The history of Eastbourne
In the Thai Terre blog we’ve talked a lot about our home in East Dean and our home in Thailand, but we are also residents of the Eastbourne area and we love living near this modern, up-and-coming town by the sea.
Most of Eastbourne is relatively new, less than 160 years old. However, there is evidence of humans living in this part of Britain in the stone age, and that the Romans had settlements here. The Domesday book and several historical charters, as well as the twelfth-century Church of St Mary, show that the area was under constant occupation, but it wasn’t until the mid-nineteenth century and the arrival of the railway that the town we know today began to develop.
In 1859 William Cavendish, the Earl of Burlington, hired the architect Henry Currey to design a new resort town suitable for the Victorian gentleman. In fact, the new town was almost named Burlington after the earl. But instead Eastbourne was built almost from the ground up and the town’s population began to increase. Seaside resorts were at the height of their popularity at this time as a higher standard of living and the ease of access brought by the trains made it possible for more of the population to take a holiday or trip to the seaside, and Eastbourne was designed with this new group – tourists – in mind.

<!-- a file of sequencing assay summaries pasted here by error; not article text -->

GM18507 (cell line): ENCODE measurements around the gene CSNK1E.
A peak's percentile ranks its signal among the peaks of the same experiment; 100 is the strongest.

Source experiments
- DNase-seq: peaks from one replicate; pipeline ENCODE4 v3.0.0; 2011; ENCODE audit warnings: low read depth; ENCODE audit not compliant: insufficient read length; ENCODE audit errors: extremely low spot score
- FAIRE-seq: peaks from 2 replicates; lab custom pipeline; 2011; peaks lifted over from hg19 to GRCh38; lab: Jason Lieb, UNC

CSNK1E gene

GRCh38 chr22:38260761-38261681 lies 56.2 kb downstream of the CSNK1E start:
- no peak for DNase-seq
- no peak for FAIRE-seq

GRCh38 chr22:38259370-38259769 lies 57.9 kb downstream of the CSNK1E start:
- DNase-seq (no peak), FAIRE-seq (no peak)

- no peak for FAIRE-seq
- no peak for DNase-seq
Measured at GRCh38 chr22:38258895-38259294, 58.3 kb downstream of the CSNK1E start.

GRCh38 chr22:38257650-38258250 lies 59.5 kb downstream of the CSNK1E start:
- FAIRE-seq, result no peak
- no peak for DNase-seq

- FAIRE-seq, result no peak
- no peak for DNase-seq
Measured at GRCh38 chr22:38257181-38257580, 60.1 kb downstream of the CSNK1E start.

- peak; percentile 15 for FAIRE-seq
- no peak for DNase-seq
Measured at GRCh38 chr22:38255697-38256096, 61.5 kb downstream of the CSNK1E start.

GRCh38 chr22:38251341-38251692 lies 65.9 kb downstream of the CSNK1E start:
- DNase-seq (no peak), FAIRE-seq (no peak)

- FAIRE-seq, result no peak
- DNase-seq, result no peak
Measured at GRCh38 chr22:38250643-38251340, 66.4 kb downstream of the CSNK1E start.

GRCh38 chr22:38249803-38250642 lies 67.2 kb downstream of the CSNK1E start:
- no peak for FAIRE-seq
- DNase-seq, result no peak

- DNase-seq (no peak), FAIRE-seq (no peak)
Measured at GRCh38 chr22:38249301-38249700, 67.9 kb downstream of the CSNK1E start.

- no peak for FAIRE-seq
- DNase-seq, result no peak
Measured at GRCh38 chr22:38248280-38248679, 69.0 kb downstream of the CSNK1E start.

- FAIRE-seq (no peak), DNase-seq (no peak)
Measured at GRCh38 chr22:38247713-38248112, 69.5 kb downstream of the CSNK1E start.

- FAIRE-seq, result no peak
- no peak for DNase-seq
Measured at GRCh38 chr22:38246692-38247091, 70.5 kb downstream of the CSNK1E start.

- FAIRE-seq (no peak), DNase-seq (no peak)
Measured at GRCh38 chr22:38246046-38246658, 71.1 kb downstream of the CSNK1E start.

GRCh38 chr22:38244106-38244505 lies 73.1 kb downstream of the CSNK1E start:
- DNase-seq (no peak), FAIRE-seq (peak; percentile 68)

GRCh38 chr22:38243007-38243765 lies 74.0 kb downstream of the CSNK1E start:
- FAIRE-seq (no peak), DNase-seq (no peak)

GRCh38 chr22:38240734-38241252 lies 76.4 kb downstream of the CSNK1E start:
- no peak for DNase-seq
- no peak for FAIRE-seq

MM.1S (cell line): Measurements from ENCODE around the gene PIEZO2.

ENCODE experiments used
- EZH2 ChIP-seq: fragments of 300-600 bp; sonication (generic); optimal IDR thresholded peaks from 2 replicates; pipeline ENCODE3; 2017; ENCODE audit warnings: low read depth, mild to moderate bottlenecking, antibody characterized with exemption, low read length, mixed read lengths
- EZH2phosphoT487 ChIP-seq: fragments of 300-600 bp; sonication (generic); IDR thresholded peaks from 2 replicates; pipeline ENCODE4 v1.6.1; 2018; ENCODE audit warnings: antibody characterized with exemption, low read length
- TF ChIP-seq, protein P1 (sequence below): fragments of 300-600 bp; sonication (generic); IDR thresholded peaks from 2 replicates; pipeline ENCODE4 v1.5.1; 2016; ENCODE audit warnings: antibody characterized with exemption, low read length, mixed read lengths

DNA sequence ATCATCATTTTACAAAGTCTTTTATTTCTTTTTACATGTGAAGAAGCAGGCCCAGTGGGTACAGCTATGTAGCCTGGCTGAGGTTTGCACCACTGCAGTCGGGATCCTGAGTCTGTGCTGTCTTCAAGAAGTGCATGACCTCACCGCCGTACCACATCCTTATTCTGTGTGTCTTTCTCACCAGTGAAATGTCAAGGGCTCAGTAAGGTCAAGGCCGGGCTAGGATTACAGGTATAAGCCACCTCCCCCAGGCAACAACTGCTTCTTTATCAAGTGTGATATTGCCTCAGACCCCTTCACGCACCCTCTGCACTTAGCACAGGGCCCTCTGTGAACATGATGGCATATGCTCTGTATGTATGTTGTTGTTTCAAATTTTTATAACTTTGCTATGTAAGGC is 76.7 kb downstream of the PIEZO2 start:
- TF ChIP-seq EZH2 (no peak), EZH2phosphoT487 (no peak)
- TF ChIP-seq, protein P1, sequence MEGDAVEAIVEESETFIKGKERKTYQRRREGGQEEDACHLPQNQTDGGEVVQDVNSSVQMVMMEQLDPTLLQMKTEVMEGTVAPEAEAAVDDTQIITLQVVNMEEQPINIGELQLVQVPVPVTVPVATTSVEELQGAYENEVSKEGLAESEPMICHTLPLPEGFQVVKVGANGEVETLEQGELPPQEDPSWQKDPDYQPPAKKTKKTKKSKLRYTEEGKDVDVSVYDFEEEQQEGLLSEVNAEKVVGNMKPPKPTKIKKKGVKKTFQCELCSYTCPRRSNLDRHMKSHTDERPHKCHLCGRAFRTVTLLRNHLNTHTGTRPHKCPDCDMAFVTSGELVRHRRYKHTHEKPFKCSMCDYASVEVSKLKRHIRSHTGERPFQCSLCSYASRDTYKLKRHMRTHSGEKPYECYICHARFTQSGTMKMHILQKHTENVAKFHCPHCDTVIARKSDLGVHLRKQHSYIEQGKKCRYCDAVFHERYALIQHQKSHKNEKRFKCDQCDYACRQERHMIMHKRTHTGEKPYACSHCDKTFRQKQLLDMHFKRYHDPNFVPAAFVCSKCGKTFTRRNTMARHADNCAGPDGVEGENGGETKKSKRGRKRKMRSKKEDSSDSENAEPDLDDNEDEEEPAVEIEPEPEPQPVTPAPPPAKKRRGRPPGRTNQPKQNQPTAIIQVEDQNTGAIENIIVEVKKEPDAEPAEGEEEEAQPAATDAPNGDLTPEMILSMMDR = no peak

During the Second World War, Eastbourne performed a very different role. Positioned as it was, on Britain’s south coast, it was inevitable that it would be of great tactical importance. A lot of the town’s population left the area to go somewhere further from occupied France, but many of the empty buildings were taken over by the British and Allied forces: the Royal Air Force installed radar stations at Beachy Head, the Royal Navy established an underwater weapons school, and thousands of Canadian soldiers were stationed in Eastbourne and the surrounding area.
From a stone age settlement to a World War II base of operations, the town of Eastbourne has much to be proud of, and we’re very proud to call it our home.